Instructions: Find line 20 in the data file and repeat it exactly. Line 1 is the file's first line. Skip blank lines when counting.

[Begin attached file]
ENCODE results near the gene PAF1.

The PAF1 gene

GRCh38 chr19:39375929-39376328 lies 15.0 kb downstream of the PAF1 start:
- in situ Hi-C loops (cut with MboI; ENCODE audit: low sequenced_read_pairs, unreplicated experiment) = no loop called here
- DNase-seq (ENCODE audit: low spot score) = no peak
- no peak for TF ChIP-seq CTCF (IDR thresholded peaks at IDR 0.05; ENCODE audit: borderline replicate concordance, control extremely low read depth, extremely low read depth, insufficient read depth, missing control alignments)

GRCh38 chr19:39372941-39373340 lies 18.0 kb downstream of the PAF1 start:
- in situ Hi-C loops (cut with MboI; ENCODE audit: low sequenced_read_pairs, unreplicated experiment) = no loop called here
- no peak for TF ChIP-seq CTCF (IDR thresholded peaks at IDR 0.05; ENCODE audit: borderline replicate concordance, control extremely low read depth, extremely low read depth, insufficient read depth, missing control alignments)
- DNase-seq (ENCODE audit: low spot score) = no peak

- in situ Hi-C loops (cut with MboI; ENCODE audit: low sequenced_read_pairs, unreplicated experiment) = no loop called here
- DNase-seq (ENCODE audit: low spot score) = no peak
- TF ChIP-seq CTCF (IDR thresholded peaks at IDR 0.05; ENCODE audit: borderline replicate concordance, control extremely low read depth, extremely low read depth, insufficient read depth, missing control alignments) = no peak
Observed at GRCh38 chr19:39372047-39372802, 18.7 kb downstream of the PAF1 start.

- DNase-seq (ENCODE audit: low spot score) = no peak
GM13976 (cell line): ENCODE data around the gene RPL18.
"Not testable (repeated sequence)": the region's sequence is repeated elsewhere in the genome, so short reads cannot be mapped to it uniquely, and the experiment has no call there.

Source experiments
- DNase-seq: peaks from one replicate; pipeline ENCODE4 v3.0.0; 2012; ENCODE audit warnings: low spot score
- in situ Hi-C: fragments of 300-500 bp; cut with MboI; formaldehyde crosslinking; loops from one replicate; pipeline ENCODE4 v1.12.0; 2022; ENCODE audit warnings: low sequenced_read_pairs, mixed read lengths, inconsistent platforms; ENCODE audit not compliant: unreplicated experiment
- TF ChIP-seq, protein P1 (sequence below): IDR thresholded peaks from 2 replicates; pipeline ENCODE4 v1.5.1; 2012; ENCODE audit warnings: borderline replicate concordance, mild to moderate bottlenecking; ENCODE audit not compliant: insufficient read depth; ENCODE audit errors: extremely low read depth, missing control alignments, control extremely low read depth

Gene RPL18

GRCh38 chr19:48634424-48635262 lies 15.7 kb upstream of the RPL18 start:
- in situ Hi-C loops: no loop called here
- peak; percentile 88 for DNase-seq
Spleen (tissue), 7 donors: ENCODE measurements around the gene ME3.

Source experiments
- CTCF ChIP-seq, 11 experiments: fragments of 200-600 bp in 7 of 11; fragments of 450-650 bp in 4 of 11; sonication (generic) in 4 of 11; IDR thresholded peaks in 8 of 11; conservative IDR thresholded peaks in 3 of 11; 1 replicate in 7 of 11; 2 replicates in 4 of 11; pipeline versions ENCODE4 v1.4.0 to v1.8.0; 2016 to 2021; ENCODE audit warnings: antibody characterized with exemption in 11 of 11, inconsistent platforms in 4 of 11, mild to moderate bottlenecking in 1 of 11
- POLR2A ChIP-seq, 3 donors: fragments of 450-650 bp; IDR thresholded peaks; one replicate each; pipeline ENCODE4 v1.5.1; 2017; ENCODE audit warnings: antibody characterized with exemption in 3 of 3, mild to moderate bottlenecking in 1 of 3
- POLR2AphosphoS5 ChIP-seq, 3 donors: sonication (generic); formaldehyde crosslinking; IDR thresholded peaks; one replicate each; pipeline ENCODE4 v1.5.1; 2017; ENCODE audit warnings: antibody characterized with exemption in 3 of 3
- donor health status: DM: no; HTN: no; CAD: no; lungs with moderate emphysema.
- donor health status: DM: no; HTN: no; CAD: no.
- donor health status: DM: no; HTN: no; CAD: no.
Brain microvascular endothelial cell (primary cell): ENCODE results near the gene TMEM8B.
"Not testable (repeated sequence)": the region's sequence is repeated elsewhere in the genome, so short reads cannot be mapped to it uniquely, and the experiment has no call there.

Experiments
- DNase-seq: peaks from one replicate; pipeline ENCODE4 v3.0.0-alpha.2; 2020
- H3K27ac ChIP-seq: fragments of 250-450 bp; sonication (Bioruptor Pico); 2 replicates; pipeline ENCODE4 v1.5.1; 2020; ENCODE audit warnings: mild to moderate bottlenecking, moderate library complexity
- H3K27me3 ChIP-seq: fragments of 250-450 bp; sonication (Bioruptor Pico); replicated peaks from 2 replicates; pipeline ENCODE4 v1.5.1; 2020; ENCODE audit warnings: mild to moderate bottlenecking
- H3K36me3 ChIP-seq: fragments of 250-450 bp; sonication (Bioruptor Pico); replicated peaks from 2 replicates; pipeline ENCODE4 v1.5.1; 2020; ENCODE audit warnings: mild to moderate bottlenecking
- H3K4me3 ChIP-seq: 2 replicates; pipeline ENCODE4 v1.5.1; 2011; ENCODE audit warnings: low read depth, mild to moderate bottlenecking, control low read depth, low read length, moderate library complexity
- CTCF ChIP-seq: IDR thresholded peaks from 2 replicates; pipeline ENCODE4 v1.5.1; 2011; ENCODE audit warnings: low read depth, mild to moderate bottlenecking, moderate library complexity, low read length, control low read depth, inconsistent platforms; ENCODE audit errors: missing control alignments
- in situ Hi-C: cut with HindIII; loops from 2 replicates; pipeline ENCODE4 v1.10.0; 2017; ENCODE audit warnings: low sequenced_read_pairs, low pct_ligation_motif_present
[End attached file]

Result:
- in situ Hi-C: fragments of 300-500 bp; cut with MboI; formaldehyde crosslinking; loops from one replicate; pipeline ENCODE4 v1.12.0; 2022; ENCODE audit warnings: low sequenced_read_pairs, mixed read lengths, inconsistent platforms; ENCODE audit not compliant: unreplicated experiment